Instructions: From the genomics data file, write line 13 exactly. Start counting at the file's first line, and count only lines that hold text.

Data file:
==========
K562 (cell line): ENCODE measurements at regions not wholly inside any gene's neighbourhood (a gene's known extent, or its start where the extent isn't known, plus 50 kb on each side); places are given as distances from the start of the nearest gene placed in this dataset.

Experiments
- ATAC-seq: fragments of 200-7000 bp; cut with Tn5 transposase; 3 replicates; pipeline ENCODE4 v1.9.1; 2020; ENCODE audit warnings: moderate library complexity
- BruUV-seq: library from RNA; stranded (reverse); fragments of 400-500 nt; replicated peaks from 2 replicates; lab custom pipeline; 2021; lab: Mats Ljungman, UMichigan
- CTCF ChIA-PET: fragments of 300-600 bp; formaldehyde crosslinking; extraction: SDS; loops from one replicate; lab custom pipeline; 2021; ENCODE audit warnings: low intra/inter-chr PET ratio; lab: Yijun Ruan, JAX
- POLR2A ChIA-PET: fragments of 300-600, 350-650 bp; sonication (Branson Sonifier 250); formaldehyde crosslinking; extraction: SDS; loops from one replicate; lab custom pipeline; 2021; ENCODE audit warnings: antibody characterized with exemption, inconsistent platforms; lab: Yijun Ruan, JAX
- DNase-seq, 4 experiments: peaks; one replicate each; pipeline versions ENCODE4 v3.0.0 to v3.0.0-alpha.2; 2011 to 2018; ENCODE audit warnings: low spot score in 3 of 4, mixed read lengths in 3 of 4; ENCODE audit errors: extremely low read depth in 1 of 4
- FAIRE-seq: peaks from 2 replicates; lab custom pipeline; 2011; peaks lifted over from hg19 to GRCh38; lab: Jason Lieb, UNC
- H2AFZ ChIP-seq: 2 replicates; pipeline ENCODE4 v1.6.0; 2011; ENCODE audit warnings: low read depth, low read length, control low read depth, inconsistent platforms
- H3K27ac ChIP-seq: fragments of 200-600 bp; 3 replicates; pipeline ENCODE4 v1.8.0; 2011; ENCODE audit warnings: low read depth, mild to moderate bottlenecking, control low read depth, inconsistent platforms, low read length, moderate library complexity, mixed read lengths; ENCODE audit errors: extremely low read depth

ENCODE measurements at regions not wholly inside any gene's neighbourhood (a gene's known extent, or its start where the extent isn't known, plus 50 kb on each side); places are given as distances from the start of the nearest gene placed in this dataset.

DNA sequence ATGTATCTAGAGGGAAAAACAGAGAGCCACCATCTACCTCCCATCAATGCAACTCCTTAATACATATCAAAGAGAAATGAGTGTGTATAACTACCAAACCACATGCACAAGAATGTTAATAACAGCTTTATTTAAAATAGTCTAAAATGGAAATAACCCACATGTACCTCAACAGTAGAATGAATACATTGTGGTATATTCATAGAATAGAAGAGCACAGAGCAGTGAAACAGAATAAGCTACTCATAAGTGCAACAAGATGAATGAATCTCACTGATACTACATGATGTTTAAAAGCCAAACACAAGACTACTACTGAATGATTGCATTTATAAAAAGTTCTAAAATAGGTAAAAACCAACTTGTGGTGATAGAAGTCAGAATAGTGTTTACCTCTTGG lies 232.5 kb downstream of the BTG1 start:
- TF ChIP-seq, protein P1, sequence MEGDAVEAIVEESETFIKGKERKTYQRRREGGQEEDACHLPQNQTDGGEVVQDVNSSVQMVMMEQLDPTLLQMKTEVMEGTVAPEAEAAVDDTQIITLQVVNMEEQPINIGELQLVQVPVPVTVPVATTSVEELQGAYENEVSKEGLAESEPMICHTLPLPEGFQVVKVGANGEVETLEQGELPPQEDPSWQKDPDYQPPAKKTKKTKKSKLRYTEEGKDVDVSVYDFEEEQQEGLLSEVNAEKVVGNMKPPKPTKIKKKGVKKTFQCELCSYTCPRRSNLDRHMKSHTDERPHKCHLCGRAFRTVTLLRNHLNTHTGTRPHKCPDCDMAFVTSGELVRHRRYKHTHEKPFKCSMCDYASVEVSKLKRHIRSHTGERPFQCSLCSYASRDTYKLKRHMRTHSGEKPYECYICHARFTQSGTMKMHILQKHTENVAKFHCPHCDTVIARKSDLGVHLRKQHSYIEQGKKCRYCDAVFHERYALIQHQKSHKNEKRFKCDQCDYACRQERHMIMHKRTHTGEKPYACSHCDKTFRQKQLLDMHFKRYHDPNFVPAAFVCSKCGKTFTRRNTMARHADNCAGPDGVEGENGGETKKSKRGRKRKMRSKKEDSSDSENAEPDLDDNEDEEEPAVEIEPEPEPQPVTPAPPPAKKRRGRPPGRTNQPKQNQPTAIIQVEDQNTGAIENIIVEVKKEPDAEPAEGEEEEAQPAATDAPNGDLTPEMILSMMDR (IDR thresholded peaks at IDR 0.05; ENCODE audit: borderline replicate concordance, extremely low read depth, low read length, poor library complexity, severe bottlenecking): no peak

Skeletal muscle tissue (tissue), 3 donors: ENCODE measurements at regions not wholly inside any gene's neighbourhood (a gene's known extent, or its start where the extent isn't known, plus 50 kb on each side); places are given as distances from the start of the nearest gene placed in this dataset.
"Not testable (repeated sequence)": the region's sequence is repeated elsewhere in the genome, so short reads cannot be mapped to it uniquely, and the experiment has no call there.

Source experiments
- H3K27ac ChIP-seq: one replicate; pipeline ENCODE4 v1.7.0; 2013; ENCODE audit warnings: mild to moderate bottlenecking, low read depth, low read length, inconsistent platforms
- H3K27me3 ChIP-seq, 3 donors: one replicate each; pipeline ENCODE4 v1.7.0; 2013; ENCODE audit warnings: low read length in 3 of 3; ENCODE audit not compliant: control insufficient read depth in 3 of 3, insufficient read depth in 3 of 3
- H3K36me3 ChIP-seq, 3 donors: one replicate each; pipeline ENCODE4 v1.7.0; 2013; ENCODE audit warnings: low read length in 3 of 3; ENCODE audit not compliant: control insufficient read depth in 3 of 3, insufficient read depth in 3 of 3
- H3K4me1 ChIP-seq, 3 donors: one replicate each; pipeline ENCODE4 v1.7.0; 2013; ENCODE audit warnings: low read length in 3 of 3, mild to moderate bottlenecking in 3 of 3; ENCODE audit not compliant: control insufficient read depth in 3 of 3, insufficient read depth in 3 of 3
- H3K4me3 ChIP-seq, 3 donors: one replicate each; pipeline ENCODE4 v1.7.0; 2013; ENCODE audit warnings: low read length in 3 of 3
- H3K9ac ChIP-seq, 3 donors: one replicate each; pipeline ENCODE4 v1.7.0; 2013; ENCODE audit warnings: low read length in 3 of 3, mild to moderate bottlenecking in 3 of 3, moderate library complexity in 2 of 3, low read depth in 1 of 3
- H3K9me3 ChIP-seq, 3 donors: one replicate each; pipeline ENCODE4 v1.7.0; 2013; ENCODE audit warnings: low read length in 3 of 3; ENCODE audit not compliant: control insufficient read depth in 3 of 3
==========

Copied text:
- TF ChIP-seq, protein P1, sequence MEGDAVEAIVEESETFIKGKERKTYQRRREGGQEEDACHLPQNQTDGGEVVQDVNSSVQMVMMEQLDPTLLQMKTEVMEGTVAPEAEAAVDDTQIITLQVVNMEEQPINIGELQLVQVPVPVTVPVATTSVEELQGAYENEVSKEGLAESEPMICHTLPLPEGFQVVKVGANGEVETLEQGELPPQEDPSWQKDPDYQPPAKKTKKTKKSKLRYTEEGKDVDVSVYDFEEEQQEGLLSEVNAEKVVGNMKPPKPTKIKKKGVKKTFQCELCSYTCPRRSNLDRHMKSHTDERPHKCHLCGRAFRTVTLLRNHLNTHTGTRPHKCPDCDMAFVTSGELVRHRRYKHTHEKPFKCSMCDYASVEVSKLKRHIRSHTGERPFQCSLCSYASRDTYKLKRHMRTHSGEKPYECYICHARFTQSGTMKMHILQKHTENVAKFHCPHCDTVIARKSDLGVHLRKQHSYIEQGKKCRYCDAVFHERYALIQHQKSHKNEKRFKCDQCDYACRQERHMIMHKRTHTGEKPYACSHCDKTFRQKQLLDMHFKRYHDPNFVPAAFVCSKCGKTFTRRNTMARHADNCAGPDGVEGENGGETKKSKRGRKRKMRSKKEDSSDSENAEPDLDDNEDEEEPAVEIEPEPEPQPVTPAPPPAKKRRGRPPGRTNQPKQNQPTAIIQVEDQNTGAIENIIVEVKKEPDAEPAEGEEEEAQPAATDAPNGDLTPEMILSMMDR (IDR thresholded peaks at IDR 0.05; ENCODE audit: borderline replicate concordance, extremely low read depth, low read length, poor library complexity, severe bottlenecking): no peak